Arabian Nights

Juniper Genie Cocktail

The metamorphosis of this week’s cocktail was a bit of a long and winding road. A road, in point of fact, that begins France or thereabouts* and ends somewhere in or near Morocco. Neither place I’ve been but both I’d like to visit one of these days.

At any rate, it started back when I was, oh, 10 or 11 years old and a family friend was being cute(?) and singing the song Jennifer, Juniper and saying that my name (Jennifer) meant Juniper. Now, being the precocious child I was I had already looked up the meaning of my name in the massive Encyclopedic Dictionary we had at home and knew full well that Jennifer is a modernization of Guinevere and had absolutely nothing to do with junipers. And told them so. Snootily.

Despite the misleading connection in the song, it did make me think of Gin–one of our two base spirit options for this series–which only left me figuring out what to add. I went through several j-possibilties and eventually devolved into j-sounding ingredients and ginger was the winner.

Now, at first I was going to be cute and spell it Jin and Jinger but I needed something else. Namely, another ingredient, another flavor. And looking around my bar shelves I found rosewater and that was all it took. Suddenly my mind was filled with the scent of chai, we needed spice and we needed it now!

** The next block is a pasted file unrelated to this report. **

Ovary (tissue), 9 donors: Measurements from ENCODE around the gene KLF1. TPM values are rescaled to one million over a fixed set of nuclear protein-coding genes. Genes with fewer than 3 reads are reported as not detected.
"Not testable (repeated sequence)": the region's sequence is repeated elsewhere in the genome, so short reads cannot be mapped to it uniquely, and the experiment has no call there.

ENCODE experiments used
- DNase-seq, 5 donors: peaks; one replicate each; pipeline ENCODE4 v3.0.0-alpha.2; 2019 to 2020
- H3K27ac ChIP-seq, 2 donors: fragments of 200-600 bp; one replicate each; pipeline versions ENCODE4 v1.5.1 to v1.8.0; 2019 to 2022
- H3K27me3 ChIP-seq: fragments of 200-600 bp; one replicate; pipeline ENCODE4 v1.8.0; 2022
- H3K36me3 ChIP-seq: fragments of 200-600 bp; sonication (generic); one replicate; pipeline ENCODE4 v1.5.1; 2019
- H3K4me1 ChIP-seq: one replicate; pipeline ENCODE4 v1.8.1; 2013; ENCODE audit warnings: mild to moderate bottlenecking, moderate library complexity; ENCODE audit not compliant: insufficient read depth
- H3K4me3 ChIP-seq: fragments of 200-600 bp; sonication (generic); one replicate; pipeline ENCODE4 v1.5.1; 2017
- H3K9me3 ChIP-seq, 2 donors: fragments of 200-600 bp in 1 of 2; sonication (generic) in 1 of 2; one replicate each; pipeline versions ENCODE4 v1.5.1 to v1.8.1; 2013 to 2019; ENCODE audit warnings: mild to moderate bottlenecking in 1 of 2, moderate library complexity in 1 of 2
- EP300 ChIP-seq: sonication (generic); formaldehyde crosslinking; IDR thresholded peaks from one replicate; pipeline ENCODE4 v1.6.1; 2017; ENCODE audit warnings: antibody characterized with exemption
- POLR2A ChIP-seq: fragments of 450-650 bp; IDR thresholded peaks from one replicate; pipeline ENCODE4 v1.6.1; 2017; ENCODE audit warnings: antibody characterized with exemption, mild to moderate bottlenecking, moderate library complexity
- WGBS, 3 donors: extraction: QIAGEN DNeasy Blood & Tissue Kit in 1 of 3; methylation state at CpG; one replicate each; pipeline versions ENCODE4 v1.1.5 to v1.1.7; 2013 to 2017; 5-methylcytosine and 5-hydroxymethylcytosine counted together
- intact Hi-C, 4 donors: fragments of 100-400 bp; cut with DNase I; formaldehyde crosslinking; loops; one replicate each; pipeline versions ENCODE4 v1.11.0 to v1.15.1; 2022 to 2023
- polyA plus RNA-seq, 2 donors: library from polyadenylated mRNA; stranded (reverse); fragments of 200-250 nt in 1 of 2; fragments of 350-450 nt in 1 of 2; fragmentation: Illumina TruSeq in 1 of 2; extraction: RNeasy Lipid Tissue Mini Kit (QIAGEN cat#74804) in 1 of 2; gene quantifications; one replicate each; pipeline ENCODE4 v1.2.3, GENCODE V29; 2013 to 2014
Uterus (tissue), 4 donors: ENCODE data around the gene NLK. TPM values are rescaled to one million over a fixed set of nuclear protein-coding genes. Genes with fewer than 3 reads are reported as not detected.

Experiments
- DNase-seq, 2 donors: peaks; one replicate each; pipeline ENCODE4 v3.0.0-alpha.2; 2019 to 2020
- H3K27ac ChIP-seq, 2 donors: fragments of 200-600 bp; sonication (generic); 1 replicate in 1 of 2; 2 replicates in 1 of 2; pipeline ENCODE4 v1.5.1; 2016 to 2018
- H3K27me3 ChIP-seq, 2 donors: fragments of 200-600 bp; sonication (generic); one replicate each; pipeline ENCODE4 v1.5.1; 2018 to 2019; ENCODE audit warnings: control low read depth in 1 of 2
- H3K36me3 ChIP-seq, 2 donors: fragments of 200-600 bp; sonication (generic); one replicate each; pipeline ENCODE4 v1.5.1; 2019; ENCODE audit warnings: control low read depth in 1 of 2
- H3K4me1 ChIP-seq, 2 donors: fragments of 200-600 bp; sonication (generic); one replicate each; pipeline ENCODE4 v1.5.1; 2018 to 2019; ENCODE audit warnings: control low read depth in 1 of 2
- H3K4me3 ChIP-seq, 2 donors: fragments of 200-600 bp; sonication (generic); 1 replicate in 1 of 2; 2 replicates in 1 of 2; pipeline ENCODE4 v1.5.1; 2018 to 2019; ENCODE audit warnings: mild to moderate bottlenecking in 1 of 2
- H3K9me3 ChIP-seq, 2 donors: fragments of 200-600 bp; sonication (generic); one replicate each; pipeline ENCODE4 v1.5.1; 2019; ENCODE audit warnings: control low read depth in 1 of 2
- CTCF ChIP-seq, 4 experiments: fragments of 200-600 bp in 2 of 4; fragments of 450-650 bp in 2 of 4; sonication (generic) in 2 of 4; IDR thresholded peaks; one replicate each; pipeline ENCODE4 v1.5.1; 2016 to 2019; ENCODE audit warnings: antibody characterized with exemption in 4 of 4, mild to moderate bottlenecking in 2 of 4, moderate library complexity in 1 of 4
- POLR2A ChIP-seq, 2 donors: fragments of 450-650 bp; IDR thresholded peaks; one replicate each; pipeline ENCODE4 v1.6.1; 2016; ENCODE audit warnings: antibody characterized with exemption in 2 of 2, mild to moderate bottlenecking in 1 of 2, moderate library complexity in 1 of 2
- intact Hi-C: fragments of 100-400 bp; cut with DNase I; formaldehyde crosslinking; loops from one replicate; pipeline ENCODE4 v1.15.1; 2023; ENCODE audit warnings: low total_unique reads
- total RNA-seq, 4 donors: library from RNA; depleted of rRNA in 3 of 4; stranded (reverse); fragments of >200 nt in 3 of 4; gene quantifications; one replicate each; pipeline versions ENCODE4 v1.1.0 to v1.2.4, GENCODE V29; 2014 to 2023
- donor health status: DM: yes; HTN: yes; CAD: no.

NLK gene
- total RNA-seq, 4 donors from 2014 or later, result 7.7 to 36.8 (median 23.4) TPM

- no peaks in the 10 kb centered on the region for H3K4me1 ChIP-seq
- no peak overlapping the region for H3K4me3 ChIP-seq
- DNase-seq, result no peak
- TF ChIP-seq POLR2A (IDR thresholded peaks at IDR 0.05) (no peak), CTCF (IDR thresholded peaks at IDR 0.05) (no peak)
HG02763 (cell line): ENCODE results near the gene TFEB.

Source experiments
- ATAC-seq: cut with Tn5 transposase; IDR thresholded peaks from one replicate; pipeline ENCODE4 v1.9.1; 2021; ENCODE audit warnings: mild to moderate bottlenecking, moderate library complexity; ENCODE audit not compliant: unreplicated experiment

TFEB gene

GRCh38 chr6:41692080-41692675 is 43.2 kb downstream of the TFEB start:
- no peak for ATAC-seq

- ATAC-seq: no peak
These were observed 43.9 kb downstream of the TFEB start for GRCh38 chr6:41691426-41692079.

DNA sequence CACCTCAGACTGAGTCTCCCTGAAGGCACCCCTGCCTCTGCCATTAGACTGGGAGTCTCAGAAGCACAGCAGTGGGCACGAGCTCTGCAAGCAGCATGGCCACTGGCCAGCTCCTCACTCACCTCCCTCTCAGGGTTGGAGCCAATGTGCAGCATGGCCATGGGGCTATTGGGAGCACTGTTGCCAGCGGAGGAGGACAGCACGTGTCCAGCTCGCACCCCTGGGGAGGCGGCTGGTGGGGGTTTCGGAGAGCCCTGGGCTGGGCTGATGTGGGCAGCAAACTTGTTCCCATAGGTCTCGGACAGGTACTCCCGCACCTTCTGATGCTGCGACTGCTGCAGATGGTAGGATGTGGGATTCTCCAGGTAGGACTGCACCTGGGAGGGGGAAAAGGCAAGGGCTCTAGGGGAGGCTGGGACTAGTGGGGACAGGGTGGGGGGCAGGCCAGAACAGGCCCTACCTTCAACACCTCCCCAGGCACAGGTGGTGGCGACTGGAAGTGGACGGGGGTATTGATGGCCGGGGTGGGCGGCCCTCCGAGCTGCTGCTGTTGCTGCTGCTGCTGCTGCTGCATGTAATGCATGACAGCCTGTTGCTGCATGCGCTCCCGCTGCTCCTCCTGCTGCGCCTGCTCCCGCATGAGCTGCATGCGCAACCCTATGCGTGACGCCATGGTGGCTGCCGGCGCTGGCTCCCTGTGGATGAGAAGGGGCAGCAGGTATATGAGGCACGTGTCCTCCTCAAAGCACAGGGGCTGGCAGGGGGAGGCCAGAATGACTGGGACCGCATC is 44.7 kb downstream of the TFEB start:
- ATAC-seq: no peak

Juniper Genie

1 1/2 oz Gin
1/4 oz Rosewater
1/4 oz Grated Ginger
a generous pinch of Cardamom
1 oz Ginger Ale
Crystallized Ginger for garnish

Combine gin, rosewater, ginger and cardamom over ice and give it a good shake to wake up the genie inside. Double-strain (to get out all the ginger bits) into a chilled cocktail glass, top with the ginger ale and garnish with a piece of crystallized ginger.

The flavors of the drink are well-layered, each one asserting itself as you continue to sip. First comes the rosewater–the scent is very strong and dominant, followed by the warm, sweetish flavor of the cardamom. Under that, the bite of the ginger starts to assert itself and, subtly at the bottom is the herbal taste of the gin. It’s what I imagine a small spice market would taste like.

Usually I’d infuse the alcohol with the spice but this time it really wasn’t necessary. Cardamom is so expensive that a suitable quantity for infusion would have been risky and the dried spice shaken in was plenty to get the point across. If you’ve never had cardamom that you know of, it reminds me of Apple Jacks cereal.

*Further research shows that the singer, Donovan, was actually Scottish and became famous as an English folk singer but the last verse of the song in question is in French, hence my misunderstanding.

Leave a Reply